Well worth the wait to see World Series Trophy

Posted: February 13, 2009

AT THE END OF a very long line at the Moorestown Mall stood Barbara McCabe, who by her own count has been a Phillies fan for 60 years. She had come out on this Saturday to get an up-close look at the 2008 World Series Trophy and held in her hand the last remaining ticket the club distributed, which would entitle her and her companion to stand with the shimmering award and have their photo snapped. Given the size of the crowd that was ahead of her, it looked like it was shaping up to a wait of an hour or more.

But who cared?

Heck, it had been 28 years since the Phillies had given her a trophy.

So what if the agony would be prolonged another hour or so?

"Is it worth the wait?" says McCabe, who remembers following the Whiz Kids at Shibe Park in 1950. "It certainly is!"

Officially, the piece is called "The Commissioner's Trophy," and it is produced each year for the championship team by Tiffany & Co. Created by a team of artisans in New Jersey of sterling silver and 24-karat gold vermeil, the trophy weighs approximately 24 pounds, stands 24 inches high and has a diameter of 11 inches. Pennants representing each of the 30 National League and American League organizations encircle a dome base, which is etched with latitude and longitude lines symbolizing the globe. Engraved on it are the words, "Presented by the Commissioner of Baseball," along with the signature of reigning chief Bud Selig. Oh yes - and it also comes in a black traveling case, which is padded on the interior and has wheels for easy transportation.

Typically, you would only expect to see such a treasured item on display behind glass, perhaps cushioned by velvet and bathed in golden light. But in an effort to share it with the fans, the Phillies scheduled it for appearances across the Delaware Valley and beyond. The trophy has been flown to Las Vegas for a sales convention held by a sponsor and - gasp! - has even been on display before 20,000 screaming lunatics at the Wing Bowl at the Wachovia Center. When the tour ultimately draws to a close, the Phillies estimate that the trophy will have traveled close to 10,000 miles and will have been seen up close by more than 100,000 fans.

"I think we underestimated not the importance of the trophy but how people have embraced it," says John Brazer, the club publicity director. "The trophy has become a rock star, bigger in that way than any of our players. Honestly, if you asked someone what he would rather do, get his picture taken with the trophy or get an autograph by Cole Hamels, I think the majority of them would rather have their picture taken with the trophy."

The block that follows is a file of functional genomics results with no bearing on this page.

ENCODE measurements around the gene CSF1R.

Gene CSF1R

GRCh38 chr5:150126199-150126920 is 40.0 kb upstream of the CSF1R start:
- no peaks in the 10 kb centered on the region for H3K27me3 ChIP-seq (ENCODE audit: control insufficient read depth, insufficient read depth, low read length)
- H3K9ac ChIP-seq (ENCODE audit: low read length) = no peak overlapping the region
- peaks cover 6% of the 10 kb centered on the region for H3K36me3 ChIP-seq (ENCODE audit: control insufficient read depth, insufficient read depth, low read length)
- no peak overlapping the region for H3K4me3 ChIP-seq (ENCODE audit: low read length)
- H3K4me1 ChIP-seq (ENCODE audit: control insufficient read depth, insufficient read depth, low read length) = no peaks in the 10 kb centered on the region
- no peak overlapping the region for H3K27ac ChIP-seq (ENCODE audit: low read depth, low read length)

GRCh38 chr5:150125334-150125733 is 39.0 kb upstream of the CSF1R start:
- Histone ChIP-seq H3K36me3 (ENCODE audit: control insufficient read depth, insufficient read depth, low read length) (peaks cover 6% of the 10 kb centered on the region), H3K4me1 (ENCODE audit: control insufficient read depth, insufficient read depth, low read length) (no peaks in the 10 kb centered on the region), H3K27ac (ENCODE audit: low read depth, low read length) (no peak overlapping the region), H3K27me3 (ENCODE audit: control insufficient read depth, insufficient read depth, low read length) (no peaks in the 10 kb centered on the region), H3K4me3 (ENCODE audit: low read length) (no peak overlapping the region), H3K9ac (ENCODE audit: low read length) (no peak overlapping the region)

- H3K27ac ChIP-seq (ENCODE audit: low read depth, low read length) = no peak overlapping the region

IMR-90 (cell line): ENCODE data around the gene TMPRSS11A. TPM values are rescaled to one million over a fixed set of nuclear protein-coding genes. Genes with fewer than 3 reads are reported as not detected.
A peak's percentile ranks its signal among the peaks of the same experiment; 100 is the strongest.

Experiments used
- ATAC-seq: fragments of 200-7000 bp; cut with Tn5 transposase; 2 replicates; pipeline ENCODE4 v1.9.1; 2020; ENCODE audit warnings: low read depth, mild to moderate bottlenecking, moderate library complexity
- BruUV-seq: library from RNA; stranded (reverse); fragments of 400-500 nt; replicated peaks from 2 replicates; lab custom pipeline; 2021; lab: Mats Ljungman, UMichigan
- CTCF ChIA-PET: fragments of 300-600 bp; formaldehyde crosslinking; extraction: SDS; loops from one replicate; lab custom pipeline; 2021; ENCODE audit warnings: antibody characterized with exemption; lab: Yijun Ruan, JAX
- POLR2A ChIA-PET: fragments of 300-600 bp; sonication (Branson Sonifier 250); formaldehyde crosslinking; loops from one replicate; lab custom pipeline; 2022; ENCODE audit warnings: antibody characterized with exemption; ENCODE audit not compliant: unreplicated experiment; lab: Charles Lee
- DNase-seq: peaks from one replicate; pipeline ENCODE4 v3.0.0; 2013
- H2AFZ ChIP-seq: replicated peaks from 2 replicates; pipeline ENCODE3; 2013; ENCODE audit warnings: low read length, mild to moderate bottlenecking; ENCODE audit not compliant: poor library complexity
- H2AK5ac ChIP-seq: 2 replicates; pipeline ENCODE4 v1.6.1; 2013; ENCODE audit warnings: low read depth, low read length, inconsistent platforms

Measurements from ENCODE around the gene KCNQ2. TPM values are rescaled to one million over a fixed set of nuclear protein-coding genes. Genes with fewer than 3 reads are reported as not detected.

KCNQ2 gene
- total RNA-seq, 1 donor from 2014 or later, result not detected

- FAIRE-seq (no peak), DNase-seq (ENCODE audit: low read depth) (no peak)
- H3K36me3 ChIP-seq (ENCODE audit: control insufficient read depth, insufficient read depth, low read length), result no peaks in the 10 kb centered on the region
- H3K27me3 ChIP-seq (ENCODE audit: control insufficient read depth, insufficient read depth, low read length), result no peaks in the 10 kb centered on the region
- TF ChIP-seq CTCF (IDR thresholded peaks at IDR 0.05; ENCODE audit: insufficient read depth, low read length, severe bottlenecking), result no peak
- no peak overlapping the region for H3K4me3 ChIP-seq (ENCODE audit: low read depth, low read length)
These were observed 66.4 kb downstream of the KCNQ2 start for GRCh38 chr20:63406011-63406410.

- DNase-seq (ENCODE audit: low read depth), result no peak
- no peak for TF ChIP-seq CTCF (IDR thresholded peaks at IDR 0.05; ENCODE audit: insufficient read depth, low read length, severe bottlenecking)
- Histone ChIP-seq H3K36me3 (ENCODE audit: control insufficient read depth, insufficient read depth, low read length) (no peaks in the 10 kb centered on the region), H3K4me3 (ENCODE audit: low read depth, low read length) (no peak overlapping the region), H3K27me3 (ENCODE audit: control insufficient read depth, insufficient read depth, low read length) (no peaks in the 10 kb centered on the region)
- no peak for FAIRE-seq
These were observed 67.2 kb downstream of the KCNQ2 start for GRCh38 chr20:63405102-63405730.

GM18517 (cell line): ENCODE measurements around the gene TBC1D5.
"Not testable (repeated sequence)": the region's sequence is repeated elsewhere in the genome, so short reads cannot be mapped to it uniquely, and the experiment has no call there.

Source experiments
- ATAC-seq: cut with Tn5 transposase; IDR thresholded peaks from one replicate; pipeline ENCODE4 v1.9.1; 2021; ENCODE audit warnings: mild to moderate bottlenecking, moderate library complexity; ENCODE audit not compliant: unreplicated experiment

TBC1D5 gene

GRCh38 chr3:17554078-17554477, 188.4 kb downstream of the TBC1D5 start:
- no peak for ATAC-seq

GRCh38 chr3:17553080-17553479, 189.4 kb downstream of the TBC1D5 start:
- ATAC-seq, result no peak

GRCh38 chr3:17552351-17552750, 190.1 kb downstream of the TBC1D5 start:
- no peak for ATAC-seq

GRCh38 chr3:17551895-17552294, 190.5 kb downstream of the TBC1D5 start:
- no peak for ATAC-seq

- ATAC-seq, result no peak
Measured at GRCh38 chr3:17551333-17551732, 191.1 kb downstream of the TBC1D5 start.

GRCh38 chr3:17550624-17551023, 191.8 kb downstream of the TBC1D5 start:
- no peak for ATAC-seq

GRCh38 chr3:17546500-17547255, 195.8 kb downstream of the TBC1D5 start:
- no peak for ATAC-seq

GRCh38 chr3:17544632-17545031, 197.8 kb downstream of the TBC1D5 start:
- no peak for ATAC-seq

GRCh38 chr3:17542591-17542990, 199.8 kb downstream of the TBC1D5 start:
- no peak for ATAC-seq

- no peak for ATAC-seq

Seeing how the young and old just seem to glow when they get up close to the trophy is a wonder to behold. Wearing Phillies caps and jerseys, they look upon the trophy as payback for years of unrequited devotion. Older fans still remember only too well the collapse of 1964 and years of losing that both preceded and followed it. For young fans who remember none of that, the trophy is a symbol of perhaps a better destiny. Given their turn to pose with it for a photograph, men, women and children of every age beam into the camera as if they are standing for a wedding or graduation picture. Says Jamie Trout, the club marketing coordinator: "This whole thing has taken on a life of its own."

Keeping an eye on the trophy wherever it goes is Craig Solomon, who is known variously as the "trophy boy," "trophy czar," "keeper of the trophy" and "trophy trooper." Solomon prefers being called "trophy boy," which has seemed to be the one that has caught on. A Temple graduate and an intern with the club for a year, he looks upon his assignment with the trophy as a "once-in-a-lifetime opportunity." The 22-year-old Solomon and Trout traveled with the trophy to Las Vegas, where club sponsor AutoTrader.com held its convention. In case you were wondering, no, they did not check the trophy as baggage.

"Oh, no, that is one piece of luggage we did not want to lose," Trout says with a laugh. "We had a seat for it and buckled it in."